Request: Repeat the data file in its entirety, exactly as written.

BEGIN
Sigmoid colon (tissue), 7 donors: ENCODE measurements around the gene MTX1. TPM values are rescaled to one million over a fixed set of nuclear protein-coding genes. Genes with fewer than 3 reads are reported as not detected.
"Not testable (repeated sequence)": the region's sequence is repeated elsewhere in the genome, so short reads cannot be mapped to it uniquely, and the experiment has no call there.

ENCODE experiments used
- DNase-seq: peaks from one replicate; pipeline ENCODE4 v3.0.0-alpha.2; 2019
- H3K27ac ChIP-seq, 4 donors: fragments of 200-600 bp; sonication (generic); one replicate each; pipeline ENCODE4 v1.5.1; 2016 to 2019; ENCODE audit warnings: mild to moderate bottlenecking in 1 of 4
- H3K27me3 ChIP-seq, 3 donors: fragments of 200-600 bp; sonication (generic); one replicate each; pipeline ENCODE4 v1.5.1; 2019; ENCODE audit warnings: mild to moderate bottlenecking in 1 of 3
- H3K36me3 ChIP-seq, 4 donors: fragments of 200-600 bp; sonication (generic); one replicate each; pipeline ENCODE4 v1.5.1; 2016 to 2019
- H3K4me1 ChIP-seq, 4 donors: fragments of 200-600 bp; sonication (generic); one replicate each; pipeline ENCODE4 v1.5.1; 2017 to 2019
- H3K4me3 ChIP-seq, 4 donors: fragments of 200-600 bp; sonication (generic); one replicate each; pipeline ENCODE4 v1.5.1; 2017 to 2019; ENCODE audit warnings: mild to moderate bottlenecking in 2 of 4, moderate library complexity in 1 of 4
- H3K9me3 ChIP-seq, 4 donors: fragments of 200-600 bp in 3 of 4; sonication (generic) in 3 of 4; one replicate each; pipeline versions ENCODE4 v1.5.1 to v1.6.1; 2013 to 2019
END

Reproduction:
Sigmoid colon (tissue), 7 donors: ENCODE measurements around the gene MTX1. TPM values are rescaled to one million over a fixed set of nuclear protein-coding genes. Genes with fewer than 3 reads are reported as not detected.
"Not testable (repeated sequence)": the region's sequence is repeated elsewhere in the genome, so short reads cannot be mapped to it uniquely, and the experiment has no call there.

ENCODE experiments used
- DNase-seq: peaks from one replicate; pipeline ENCODE4 v3.0.0-alpha.2; 2019
- H3K27ac ChIP-seq, 4 donors: fragments of 200-600 bp; sonication (generic); one replicate each; pipeline ENCODE4 v1.5.1; 2016 to 2019; ENCODE audit warnings: mild to moderate bottlenecking in 1 of 4
- H3K27me3 ChIP-seq, 3 donors: fragments of 200-600 bp; sonication (generic); one replicate each; pipeline ENCODE4 v1.5.1; 2019; ENCODE audit warnings: mild to moderate bottlenecking in 1 of 3
- H3K36me3 ChIP-seq, 4 donors: fragments of 200-600 bp; sonication (generic); one replicate each; pipeline ENCODE4 v1.5.1; 2016 to 2019
- H3K4me1 ChIP-seq, 4 donors: fragments of 200-600 bp; sonication (generic); one replicate each; pipeline ENCODE4 v1.5.1; 2017 to 2019
- H3K4me3 ChIP-seq, 4 donors: fragments of 200-600 bp; sonication (generic); one replicate each; pipeline ENCODE4 v1.5.1; 2017 to 2019; ENCODE audit warnings: mild to moderate bottlenecking in 2 of 4, moderate library complexity in 1 of 4
- H3K9me3 ChIP-seq, 4 donors: fragments of 200-600 bp in 3 of 4; sonication (generic) in 3 of 4; one replicate each; pipeline versions ENCODE4 v1.5.1 to v1.6.1; 2013 to 2019